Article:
Posted in: AztecLady Reviews, reviews
Tags:Gothic romance, Historical romance, Sandra Schwab
This new school gothic romance is set in Germany during the late 1820s. The novel begins, rather depressingly, with Celia’s father’s funeral, followed by the reading of his will. In short order, we learn the basic facts revealed by the book’s blurb:
Into the Darkness
Celia Fussell’s father was dead, and she was reduced to the status of a poor relation in the house of her brother—the new baron—and his shrewish wife. A life of misery loomed ahead.
But, no. There was hope. Deep in the Black Forest, in the Great Duchy of Baden, was Celia’s inheritance. Among fir trees so dark they almost looked black, the Castle of Wolfenbach rose, a skeletal ruin adorned by gargoyles where even locals feared to tread. It was a fortress of solitude, of secrets, of old wounds, and older mysteries. But it was hers. And only one thing stood in her way: its former master, the hermit, the enigma… the man she was obliged to marry.
There is a curious mix of realism and common sense, with a dreaminess and internal fantasy life, in Celia that make her more likable than I had expected after reading the first chapter. At twenty seven, Celia is right both to feel resigned to spinsterhood, and to feel real trepidation at the prospect of living under the rule of her brother’s wife.
The reader can feel her grief at losing a beloved parent as well as her anguish at the hopeless future she sees before her. The change in her spirits upon learning that there is an alternative is liberating for both Celia and the reader.
For his part, Fenris von Wolfenbach—named after the mythical demonic dog of German lore—is a man tormented by his memories of war and by the injury that ended many of his hopes and aspirations, as well as by guilt at the terrible consequences his defiant decision to fight for the British in the Napoleonic Wars has brought upon his family’s honor and circumstances**. They have been stripped of their social privileges and most of their lands have been expropriated by the local government.
More than a decade after the end of the war, Celia’s arrival lands yet another blow to his conscience: Castle of Wolfenbach, which has belonged to his family for centuries, was auctioned by the duchy’s government while he was fighting. Only through the intervention of Celia’s father, an old friend of the old Gräf, has the family been able to remain at the castle. Now that he’s dead, the stipulations of his will mean that Celia must marry the Gräf’s son within four months in order to keep ownership of the Castle, or lose it to the local government.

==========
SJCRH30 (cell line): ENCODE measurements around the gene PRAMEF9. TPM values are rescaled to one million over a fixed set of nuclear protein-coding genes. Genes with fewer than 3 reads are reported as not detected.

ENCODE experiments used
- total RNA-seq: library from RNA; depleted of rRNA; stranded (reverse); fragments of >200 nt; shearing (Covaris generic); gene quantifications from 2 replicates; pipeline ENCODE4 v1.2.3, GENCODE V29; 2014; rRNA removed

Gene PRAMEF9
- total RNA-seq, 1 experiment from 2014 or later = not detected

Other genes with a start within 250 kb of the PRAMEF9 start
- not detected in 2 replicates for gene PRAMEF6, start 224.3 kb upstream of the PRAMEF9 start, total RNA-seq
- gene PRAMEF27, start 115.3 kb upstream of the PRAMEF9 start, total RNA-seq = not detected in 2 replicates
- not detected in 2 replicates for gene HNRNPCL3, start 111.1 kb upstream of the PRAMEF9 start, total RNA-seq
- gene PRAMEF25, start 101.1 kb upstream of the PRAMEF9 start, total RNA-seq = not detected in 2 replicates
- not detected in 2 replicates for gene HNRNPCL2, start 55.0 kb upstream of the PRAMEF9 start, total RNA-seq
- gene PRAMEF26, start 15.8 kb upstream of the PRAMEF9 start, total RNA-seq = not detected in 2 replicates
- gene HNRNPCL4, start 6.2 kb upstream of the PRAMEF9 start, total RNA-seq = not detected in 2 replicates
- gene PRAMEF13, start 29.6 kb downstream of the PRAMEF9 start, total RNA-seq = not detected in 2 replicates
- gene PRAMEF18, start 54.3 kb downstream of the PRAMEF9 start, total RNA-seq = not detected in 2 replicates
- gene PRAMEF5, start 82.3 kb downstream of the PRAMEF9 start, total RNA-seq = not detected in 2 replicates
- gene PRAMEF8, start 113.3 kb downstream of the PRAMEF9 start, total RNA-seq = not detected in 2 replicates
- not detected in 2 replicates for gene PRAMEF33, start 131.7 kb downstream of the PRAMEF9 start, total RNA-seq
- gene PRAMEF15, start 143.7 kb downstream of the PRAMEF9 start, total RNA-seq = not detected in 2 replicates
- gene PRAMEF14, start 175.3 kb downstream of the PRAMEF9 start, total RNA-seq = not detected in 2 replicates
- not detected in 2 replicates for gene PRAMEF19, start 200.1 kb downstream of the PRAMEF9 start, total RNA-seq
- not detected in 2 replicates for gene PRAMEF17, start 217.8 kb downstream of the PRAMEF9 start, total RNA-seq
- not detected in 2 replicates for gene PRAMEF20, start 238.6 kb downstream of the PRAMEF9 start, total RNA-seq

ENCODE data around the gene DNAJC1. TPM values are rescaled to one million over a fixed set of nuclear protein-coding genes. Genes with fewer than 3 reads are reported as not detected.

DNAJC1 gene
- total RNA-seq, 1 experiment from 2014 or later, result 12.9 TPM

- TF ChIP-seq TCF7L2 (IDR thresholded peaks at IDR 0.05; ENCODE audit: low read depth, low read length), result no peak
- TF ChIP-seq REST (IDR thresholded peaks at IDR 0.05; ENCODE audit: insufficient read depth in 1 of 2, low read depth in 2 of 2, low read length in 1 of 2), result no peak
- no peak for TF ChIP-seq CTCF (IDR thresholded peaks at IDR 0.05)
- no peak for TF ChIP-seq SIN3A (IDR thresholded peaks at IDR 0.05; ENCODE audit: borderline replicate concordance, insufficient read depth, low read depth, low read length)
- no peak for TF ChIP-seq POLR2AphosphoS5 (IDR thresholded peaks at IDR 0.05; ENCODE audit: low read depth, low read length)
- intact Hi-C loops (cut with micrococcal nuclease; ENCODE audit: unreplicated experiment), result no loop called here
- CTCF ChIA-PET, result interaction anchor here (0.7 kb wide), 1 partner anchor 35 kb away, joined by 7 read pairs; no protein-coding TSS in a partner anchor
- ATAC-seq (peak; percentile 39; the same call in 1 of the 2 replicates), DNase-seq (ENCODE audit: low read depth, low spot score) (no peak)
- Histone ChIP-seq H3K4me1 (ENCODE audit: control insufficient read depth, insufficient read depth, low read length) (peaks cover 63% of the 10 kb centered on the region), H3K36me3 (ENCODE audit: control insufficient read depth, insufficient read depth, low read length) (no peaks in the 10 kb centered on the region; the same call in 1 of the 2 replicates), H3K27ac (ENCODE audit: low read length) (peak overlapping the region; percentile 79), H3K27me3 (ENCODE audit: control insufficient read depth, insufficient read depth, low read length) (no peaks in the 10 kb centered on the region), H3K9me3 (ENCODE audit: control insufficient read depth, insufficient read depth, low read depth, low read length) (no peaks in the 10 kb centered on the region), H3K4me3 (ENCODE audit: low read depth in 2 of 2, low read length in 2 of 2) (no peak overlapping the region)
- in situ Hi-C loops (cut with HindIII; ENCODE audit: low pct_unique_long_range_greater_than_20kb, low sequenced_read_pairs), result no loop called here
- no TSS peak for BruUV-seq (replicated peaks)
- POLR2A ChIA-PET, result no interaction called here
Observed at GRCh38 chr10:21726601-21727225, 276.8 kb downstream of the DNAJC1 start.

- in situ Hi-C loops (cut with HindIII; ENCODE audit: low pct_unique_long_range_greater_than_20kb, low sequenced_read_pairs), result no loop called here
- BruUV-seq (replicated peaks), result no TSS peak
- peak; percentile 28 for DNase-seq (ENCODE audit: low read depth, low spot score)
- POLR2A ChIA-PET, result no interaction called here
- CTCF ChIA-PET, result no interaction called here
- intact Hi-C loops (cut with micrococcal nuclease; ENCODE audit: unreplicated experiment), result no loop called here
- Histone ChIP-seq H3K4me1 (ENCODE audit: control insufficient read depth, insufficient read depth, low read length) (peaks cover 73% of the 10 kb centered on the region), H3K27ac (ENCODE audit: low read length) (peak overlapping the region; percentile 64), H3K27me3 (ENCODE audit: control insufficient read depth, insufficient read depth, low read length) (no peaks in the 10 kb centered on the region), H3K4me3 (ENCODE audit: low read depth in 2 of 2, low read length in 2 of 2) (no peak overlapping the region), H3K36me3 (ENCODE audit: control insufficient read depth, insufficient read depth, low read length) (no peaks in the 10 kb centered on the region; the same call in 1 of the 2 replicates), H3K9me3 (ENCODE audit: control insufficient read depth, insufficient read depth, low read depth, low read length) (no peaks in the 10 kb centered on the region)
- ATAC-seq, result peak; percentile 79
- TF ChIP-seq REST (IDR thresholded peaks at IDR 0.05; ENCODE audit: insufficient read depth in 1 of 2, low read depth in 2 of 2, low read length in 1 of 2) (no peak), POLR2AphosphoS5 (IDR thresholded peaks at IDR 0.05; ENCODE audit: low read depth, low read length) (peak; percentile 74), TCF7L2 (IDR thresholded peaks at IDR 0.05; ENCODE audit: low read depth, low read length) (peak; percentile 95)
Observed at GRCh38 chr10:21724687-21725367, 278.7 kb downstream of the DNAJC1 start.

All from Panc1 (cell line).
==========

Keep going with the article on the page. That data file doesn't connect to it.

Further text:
The cast of characters is relatively small, including Fenris’ friend cum valet, Johann, and the other servants at the castle; the Gräf and Gräfin von Wolfenbach, Fenris’ parents; and his younger brother, Leopold. Mrs. Chisholm, a British widow originally engaged to chaperon and guide Celia from London to the Black Forest, becomes a friendly and… inspiring figure for our lonely heroine.
Eventually, Celia and Fenris are forced to marry, which solves the problem of the castle’s ownership. However, instead of bringing them closer, such a marriage seems to aggravate their differences. Weaved through the book are references to fairy tales, legends and myths, as well as a mythical treasure and legends of magic shrouding the castle and the forest that surrounds it.
I like the novelty of setting the story in Germany, since most romance novels set in this period seem to unfold in Britain, and I definitely like the fact that both protagonists are rather older than the norm for Regencies. By far, though, the part I liked best was the supernatural/mystical side of the story, which is interesting in itself, since it is more tangential than intrinsic to the development of the main story line.
The only truly jarring note occurs early in the book. When Celia arrives at the castle, she’s received by the Gräf and the Gräfin, who are clearly expecting her. Then Fenris arrives, and all hell breaks loose at Celia’s revelation that she owns the castle through her father’s will. Why? We have been shown that Fenris’ parents have received news of Celia’s father’s death, and that they know about the conditions of his will. We also know that this happens at least two weeks before her arrival at the castle—allowing for slower delivery of mail but also slower travel, plus we are told that three weeks pass before Celia sets out from Yorkshire. How can we believe that, during all this time neither the Gräf nor the Gräfin tell any of this to their eldest son, who lives in the castle and considers it pretty much the only part of his heritage left to the family?
While I understand the need to show Fenris’ shock, his anger, and his guilt at the revelation, it would have made more sense to have his parents as surprised by Celia’s arrival—if not by the conditions of her father’s will—as Fenris.
8 out of 10
**Fenris enrolled in the British Army in 1811, while Baden-Baden was still under control of France, which made his decision treason. Prussia and other German states didn’t ally with Britain until the following year.